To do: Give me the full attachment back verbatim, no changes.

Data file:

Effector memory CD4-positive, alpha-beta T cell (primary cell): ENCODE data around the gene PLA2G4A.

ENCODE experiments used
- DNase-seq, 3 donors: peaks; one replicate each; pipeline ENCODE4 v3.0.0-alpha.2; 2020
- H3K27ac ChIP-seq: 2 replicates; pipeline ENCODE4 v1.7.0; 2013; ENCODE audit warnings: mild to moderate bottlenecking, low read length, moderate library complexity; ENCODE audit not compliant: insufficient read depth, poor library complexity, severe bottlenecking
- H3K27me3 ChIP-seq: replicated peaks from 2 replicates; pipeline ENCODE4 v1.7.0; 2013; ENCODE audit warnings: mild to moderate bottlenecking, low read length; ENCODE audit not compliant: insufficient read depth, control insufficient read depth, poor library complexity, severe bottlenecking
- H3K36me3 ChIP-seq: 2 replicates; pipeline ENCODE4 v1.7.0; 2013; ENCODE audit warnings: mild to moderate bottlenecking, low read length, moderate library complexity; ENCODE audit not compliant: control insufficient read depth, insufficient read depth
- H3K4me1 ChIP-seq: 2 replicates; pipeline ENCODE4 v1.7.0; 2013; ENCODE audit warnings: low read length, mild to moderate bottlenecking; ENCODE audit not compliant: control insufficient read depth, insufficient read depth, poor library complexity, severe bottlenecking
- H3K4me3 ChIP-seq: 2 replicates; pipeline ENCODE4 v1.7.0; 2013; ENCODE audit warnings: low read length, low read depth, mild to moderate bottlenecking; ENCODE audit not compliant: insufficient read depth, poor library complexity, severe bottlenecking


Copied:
Effector memory CD4-positive, alpha-beta T cell (primary cell): ENCODE data around the gene PLA2G4A.

ENCODE experiments used
- DNase-seq, 3 donors: peaks; one replicate each; pipeline ENCODE4 v3.0.0-alpha.2; 2020
- H3K27ac ChIP-seq: 2 replicates; pipeline ENCODE4 v1.7.0; 2013; ENCODE audit warnings: mild to moderate bottlenecking, low read length, moderate library complexity; ENCODE audit not compliant: insufficient read depth, poor library complexity, severe bottlenecking
- H3K27me3 ChIP-seq: replicated peaks from 2 replicates; pipeline ENCODE4 v1.7.0; 2013; ENCODE audit warnings: mild to moderate bottlenecking, low read length; ENCODE audit not compliant: insufficient read depth, control insufficient read depth, poor library complexity, severe bottlenecking
- H3K36me3 ChIP-seq: 2 replicates; pipeline ENCODE4 v1.7.0; 2013; ENCODE audit warnings: mild to moderate bottlenecking, low read length, moderate library complexity; ENCODE audit not compliant: control insufficient read depth, insufficient read depth
- H3K4me1 ChIP-seq: 2 replicates; pipeline ENCODE4 v1.7.0; 2013; ENCODE audit warnings: low read length, mild to moderate bottlenecking; ENCODE audit not compliant: control insufficient read depth, insufficient read depth, poor library complexity, severe bottlenecking
- H3K4me3 ChIP-seq: 2 replicates; pipeline ENCODE4 v1.7.0; 2013; ENCODE audit warnings: low read length, low read depth, mild to moderate bottlenecking; ENCODE audit not compliant: insufficient read depth, poor library complexity, severe bottlenecking